cup preserves/jam or fruit spread, strained if very lumpy
Powdered sugar, for dusting
In This Recipe
Combine the all-purpose and nut flours, salt, cinnamon, and cloves in the bowl of a food processor fitted with a steel blade. Stir the almond extract into the sugar and add it to the processor. Pulse to mix. Cut the butter into several chunks and add it to the processor. Grate the zest of the lemon and the orange into the processor bowl. Process, pulsing from time to time, until the mixture clumps up around the blade. Dump the mixture onto a sheet of parchment and use your hands to knead in any stray flour.
Shape the dough into a 12-inch log about 2 inches in diameter. Square the ends and wrap the log tightly in the paper. Refrigerate for at least 2 hours, but preferably longer or overnight.
Preheat the oven to 325°F. Position the racks in the upper and lower thirds of the oven.
Remove the log from the fridge and let it set for 5 to 10 minutes so you can slice it without cracking. Slice the dough in rounds a scant 1/4-inch thick and place them 1 inch apart on two lined baking sheets, dividing the total number equally between them. Cut a small round from the center of each cookie on one of the pans, placing the cut out pieces on the third baking sheet. Bake 14 to 18 minutes or until the cookies are slightly colored at the edges and golden brown underneath. Rotate the sheets from upper to lower and front to back about halfway through the baking time. Set the pans on racks to cool. Bake the tiny cookies separately for 11 to 12 minutes.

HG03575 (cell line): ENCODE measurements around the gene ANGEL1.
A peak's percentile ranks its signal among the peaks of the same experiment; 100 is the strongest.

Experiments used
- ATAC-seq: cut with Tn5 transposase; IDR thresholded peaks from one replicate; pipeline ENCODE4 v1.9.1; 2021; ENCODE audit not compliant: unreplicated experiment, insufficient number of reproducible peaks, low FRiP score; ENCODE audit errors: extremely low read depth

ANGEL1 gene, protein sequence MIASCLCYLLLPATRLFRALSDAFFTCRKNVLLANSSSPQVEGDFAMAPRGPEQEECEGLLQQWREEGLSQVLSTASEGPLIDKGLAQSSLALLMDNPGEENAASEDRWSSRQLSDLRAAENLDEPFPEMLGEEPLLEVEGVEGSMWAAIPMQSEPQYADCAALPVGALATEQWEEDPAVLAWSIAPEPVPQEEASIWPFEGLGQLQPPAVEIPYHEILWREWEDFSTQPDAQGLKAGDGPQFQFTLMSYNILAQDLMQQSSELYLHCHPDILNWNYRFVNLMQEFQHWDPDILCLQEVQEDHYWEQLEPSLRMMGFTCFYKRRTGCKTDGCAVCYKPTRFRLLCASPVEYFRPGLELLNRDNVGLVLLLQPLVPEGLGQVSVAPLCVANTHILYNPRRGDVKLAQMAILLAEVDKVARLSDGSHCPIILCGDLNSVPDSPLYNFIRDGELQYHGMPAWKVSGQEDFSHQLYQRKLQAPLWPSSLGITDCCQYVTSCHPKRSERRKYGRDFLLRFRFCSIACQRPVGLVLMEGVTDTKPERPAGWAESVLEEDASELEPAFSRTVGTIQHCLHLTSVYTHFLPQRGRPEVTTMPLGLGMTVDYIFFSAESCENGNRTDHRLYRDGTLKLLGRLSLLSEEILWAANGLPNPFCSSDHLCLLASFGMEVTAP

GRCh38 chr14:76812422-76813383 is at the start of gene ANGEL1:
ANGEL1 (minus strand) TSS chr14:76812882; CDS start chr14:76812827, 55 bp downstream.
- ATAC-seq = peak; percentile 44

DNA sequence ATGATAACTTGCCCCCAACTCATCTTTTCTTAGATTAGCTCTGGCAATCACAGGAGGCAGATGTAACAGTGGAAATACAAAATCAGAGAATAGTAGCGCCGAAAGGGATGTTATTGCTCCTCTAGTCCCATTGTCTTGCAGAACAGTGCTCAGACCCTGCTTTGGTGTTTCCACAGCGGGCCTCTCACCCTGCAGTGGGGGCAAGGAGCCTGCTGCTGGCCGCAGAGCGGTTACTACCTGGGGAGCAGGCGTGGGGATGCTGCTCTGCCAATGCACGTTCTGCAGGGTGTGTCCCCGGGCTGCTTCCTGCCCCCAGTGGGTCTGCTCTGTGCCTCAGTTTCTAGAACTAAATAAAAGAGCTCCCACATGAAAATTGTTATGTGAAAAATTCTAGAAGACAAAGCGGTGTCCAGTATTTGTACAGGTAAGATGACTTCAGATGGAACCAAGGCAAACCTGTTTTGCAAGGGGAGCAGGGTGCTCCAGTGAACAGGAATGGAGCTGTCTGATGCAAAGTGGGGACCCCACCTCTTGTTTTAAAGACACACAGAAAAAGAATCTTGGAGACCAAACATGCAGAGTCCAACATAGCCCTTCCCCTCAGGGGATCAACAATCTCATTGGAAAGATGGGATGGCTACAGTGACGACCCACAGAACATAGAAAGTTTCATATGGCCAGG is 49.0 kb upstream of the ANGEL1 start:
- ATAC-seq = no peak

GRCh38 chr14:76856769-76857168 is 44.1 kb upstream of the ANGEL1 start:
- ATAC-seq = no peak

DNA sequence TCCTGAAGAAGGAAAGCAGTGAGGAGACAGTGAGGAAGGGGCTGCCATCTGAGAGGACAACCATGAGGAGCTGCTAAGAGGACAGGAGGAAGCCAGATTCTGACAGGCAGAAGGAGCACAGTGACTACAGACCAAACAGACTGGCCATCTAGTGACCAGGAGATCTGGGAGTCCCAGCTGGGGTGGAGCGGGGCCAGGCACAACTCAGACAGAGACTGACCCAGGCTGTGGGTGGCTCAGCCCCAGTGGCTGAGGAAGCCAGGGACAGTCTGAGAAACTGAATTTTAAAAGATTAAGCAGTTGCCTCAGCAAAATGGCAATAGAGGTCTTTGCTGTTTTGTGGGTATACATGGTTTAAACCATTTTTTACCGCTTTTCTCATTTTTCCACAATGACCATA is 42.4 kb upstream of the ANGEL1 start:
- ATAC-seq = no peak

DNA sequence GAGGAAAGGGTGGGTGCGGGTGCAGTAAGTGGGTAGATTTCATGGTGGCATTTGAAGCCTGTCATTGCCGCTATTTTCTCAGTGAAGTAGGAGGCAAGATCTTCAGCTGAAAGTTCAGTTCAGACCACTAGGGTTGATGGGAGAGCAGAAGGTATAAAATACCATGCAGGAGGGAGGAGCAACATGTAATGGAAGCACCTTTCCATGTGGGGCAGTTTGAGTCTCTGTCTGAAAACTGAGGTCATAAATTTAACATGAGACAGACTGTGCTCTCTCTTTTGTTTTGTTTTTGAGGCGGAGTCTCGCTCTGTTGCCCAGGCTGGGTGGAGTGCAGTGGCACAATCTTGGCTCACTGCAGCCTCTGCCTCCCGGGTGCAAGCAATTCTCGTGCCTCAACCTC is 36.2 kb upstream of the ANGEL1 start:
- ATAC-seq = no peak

Cool cookies completely before stacking or storing. Cookies are delicious fresh but more flavorful the next day. Unfilled cookies may be stored in an airtight container for at least 2 weeks.
Shortly before serving, turn all of the cookies without holes bottom side up and spread each with a rounded 1/2 teaspoon preserves. Sieve a little powdered sugar over the cookies with holes and place one on top of each jam-topped cookie.
My career was sparked by a single bite of a chocolate truffle, made by my Paris landlady in 1972. I returned home to open this country’s first chocolate bakery and dessert shop, Cocolat, and I am often “blamed” for introducing chocolate truffles to America. Today I am the James Beard Foundation and IACP award-winning author of ten cookbooks, teach a chocolate dessert class on Craftsy.com, and work with some of the world’s best chocolate companies. In 2018, I won the IACP Award for Best Food-Focused Column (this one!).